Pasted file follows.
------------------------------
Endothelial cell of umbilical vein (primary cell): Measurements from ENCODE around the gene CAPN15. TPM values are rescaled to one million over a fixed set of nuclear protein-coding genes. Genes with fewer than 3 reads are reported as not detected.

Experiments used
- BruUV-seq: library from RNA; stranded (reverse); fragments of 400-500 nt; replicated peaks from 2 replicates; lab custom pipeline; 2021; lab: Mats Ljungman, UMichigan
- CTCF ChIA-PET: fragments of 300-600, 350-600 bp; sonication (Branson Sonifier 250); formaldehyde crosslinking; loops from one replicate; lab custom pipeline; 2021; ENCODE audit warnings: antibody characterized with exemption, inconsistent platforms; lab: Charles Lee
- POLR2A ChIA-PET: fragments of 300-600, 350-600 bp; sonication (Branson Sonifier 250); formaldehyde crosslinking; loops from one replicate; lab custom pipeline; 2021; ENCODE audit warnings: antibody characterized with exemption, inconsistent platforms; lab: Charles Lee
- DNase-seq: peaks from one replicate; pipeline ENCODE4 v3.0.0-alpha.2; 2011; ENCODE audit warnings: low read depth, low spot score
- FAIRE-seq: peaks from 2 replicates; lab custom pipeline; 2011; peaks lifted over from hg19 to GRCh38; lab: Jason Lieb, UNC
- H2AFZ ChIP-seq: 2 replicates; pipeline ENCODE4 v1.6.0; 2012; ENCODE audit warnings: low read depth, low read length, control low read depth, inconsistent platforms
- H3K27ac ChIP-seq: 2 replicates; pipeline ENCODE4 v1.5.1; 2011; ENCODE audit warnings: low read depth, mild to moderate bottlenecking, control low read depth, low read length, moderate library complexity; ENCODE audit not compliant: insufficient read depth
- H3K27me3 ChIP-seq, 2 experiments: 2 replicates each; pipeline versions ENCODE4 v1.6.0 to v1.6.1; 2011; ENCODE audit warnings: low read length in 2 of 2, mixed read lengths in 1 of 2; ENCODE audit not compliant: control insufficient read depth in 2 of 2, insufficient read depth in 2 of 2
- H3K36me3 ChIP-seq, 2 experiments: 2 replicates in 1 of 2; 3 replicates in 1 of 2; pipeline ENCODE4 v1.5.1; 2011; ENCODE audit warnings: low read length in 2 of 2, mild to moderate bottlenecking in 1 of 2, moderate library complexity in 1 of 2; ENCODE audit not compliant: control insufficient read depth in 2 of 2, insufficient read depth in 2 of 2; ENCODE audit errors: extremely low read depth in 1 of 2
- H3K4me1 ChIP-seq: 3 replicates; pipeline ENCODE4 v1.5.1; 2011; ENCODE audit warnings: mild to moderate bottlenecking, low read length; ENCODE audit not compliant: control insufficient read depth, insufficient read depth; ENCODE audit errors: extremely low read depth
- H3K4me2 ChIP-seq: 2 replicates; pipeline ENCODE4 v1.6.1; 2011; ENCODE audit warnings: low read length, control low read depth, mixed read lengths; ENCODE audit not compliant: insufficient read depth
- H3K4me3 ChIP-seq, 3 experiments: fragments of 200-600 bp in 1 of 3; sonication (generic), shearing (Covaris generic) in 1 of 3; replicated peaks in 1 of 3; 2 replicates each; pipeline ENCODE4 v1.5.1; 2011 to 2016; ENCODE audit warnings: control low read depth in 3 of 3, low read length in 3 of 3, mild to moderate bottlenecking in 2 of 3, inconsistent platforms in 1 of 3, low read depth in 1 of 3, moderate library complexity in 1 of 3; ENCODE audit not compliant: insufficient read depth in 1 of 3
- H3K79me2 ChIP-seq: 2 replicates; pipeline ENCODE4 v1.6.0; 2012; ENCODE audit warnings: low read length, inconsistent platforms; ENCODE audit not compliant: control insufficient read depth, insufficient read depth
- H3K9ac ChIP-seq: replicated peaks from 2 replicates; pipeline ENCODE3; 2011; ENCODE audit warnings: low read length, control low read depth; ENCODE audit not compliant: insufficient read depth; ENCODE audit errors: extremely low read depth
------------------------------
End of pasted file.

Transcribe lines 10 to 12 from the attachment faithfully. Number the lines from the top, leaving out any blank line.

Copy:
- H3K27me3 ChIP-seq, 2 experiments: 2 replicates each; pipeline versions ENCODE4 v1.6.0 to v1.6.1; 2011; ENCODE audit warnings: low read length in 2 of 2, mixed read lengths in 1 of 2; ENCODE audit not compliant: control insufficient read depth in 2 of 2, insufficient read depth in 2 of 2
- H3K36me3 ChIP-seq, 2 experiments: 2 replicates in 1 of 2; 3 replicates in 1 of 2; pipeline ENCODE4 v1.5.1; 2011; ENCODE audit warnings: low read length in 2 of 2, mild to moderate bottlenecking in 1 of 2, moderate library complexity in 1 of 2; ENCODE audit not compliant: control insufficient read depth in 2 of 2, insufficient read depth in 2 of 2; ENCODE audit errors: extremely low read depth in 1 of 2
- H3K4me1 ChIP-seq: 3 replicates; pipeline ENCODE4 v1.5.1; 2011; ENCODE audit warnings: mild to moderate bottlenecking, low read length; ENCODE audit not compliant: control insufficient read depth, insufficient read depth; ENCODE audit errors: extremely low read depth